The state has five ongoing storm water management projects just for the area of the Northwest Branch, but Ambler says the problem is to a considerable degree irreversible.
“Progress is not a question of putting down more concrete. The situation where we find ourselves now with climate change, progress would mean concentrating preserving our fresh water which is scarce and investing in other forms of energy,” she says.
Listen to an extended audio report on this issue here.
Wednesday, March 28, 2012
By Jim O'Grady
(New York, NY - WNYC) Rejoicing. Also dread. That's the response from transportation advocates to the latest funding vote from the leadership of New York's transit system.
The board of the NY MTA has approved $13.1 billion to fund the next three years of its capital plan. It will be financed mostly by debt: $7 billion from bonds and $2 billion in low-cost federal loans.
This means the agency is sticking with ambitious projects like the Second Avenue Subway (rejoice!) but a debt crisis looms if the agency doesn't find new sources of revenue soon (dread!).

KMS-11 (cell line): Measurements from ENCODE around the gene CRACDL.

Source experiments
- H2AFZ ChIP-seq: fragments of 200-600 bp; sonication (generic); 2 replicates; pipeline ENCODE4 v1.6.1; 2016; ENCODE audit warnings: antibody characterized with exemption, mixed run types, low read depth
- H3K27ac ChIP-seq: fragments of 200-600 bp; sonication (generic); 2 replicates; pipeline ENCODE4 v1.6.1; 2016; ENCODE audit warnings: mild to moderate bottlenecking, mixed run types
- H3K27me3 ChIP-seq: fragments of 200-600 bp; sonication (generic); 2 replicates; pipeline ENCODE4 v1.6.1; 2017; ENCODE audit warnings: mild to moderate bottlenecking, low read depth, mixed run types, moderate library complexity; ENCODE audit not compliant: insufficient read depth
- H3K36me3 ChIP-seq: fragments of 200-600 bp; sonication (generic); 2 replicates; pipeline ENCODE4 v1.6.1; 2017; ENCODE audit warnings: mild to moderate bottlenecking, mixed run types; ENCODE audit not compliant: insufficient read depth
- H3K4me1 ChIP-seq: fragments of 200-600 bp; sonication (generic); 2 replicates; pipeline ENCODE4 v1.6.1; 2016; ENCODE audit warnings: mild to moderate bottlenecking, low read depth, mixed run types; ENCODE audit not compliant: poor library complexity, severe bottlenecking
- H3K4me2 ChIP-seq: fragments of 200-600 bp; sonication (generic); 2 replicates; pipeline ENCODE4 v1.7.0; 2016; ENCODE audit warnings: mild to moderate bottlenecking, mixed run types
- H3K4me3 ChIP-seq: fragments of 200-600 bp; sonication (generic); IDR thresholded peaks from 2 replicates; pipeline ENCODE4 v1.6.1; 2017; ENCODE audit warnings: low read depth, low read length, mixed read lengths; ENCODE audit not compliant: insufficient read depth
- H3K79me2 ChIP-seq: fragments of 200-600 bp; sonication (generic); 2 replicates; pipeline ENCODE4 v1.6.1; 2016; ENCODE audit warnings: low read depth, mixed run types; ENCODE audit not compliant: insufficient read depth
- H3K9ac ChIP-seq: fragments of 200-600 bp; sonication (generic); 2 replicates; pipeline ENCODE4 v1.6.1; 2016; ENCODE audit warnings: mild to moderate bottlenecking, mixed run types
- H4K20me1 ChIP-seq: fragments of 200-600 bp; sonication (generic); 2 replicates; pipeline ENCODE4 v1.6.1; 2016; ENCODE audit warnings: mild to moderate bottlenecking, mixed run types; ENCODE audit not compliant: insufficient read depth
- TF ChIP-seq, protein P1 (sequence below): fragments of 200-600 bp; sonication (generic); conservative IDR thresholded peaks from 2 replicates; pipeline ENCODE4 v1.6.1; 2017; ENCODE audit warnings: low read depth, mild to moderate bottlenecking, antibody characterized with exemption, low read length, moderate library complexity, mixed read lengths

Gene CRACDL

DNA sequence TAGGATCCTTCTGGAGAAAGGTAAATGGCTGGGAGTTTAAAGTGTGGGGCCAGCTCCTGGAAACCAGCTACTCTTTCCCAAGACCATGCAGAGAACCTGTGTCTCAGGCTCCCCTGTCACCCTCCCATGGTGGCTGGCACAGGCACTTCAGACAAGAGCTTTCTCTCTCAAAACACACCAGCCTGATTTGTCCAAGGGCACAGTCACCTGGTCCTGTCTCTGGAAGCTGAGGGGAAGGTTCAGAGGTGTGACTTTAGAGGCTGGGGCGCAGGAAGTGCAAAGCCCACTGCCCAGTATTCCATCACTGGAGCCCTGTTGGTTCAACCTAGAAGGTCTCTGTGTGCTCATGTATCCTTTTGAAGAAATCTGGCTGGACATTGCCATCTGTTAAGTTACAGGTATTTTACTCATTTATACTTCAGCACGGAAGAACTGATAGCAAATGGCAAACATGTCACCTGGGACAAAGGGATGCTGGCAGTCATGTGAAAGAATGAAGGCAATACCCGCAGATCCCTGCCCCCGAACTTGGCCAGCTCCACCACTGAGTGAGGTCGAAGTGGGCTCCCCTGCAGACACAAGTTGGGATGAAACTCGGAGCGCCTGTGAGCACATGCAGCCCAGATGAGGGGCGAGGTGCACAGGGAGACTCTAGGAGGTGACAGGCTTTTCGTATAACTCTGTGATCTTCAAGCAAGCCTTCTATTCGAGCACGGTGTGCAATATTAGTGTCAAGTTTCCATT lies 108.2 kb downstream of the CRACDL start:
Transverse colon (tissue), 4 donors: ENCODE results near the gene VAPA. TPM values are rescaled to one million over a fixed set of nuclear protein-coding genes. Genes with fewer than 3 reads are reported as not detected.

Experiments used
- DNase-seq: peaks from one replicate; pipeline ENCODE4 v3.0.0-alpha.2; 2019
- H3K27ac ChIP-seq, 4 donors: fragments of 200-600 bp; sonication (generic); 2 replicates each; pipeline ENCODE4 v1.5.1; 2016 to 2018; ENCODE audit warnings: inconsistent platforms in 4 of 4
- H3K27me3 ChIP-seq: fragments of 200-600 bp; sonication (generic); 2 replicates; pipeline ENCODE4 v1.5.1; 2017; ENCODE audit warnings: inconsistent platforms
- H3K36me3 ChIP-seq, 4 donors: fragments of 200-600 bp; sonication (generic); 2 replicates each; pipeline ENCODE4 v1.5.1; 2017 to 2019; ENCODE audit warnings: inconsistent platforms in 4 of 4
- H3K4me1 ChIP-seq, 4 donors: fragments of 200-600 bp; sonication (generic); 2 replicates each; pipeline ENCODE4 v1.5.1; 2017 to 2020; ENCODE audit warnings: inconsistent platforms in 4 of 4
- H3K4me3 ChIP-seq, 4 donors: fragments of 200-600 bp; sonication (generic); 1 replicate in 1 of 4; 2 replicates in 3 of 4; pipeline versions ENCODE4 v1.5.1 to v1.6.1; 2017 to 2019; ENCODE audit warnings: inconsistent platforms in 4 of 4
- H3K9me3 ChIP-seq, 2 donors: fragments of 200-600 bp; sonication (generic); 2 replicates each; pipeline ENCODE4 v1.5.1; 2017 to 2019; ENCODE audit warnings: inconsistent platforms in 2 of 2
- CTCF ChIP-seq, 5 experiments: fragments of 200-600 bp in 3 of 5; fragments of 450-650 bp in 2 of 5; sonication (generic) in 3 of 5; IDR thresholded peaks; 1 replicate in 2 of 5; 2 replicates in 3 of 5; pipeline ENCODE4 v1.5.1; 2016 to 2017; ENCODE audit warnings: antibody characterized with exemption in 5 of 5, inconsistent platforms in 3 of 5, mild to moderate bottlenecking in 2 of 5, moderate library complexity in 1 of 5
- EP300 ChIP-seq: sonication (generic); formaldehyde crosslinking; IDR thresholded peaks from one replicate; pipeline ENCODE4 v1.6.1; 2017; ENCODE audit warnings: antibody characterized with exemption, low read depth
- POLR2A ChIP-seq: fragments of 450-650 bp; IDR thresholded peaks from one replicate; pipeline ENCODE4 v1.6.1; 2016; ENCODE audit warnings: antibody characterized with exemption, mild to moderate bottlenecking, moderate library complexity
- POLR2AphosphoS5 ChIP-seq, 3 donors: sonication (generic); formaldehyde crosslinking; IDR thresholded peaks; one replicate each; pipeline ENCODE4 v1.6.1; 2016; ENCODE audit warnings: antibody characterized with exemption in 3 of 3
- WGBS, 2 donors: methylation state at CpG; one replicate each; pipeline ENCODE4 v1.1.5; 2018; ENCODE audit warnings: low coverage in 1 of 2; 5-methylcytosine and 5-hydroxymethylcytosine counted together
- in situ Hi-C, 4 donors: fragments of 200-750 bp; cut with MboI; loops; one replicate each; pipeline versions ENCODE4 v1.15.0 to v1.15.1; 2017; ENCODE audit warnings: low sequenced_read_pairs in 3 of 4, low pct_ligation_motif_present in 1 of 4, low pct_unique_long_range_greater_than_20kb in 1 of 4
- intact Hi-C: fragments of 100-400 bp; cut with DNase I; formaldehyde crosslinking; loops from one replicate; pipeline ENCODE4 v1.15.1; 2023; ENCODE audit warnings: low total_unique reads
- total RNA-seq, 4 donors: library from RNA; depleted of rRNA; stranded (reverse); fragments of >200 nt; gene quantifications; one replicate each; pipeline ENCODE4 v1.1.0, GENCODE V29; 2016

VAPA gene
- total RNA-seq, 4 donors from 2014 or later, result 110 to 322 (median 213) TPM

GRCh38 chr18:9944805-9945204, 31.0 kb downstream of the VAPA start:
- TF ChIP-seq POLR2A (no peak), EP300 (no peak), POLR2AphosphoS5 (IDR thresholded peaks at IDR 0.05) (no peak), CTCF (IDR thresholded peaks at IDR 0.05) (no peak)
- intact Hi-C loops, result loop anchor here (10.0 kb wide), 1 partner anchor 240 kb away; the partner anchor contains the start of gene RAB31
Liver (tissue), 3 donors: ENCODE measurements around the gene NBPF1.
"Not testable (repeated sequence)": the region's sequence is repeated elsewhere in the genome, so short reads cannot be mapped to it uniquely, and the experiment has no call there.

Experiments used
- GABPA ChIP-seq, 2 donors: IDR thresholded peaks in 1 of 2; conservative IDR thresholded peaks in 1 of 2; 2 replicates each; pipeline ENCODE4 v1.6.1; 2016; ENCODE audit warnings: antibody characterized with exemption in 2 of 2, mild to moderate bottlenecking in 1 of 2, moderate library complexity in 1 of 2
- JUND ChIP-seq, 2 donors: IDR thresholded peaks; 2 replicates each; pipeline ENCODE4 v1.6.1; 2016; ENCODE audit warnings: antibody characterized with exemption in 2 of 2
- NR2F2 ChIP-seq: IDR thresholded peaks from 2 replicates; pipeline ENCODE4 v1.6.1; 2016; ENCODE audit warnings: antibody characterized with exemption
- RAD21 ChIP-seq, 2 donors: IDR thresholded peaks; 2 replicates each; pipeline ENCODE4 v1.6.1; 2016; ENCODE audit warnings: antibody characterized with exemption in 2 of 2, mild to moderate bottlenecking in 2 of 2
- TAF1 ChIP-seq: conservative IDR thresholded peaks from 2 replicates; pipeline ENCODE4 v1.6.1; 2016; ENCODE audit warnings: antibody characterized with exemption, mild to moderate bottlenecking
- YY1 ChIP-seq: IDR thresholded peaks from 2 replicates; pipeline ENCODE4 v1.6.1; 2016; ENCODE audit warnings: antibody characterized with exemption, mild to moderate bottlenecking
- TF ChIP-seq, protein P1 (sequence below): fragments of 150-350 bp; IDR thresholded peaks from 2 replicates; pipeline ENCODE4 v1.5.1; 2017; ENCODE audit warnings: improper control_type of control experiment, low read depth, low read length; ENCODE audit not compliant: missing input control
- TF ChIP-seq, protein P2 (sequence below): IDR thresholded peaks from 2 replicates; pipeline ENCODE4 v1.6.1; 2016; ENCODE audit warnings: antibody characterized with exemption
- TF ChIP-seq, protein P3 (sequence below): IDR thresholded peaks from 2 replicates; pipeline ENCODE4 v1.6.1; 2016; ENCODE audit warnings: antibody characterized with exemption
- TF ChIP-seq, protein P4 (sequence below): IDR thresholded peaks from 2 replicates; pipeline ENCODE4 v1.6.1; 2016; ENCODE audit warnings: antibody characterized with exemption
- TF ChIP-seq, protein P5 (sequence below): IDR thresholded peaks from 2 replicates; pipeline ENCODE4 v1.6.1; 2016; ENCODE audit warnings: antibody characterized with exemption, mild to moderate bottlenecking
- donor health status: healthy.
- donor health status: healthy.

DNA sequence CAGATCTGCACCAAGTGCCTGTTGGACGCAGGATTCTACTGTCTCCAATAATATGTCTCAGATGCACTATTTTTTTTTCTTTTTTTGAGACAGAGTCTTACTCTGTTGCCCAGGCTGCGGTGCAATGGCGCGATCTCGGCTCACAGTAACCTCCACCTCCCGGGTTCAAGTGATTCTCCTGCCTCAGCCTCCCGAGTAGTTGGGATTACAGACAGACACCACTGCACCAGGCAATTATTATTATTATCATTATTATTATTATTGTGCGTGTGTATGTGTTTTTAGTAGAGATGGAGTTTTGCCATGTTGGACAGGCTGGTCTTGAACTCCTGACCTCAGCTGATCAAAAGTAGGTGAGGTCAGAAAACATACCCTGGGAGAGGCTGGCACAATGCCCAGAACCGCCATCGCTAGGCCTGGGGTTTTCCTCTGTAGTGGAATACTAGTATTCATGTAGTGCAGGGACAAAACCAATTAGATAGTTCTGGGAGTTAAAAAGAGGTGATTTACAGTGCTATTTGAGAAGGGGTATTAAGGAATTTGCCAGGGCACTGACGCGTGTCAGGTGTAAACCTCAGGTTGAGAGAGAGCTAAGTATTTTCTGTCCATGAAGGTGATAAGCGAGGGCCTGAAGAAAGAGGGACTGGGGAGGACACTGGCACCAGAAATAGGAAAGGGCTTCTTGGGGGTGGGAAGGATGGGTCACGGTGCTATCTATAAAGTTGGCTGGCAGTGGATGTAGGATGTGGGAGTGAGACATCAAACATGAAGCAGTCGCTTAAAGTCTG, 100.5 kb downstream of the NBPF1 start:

And that's why money-making transportation ideas will not die, even if they're sure to face serious opposition, like the plan to put tolls on the historically free bridges spanning the East River. Such tolls would produce a dedicated revenue stream for the NY MTA, and that would reduce the political brinkmanship and deficit spending that characterize the funding agreements behind the authority's five-year capital budgets.
The latest version of the tolling plan, promoted by former NYC traffic commissioner Sam Schwartz, would bring in an estimated $1.2 billion a year, two-thirds of which would go to the NY MTA. (Go here for details on how that money would be raised, and here for a PowerPoint version of the plan itself.)
After today's NY MTA board meeting, chairman Joe Lhota was asked whether he'd discussed the plan with elected officials. "I have not talked to anyone other than Sam Schwartz directly on the plan," he said. "So I don't know where it's going."
Then Lhota gently nudged the idea into the debate over long-term transportation funding. "I do believe that people are focused on this," he said. "It'll probably be a very big item during the mayoral race next year."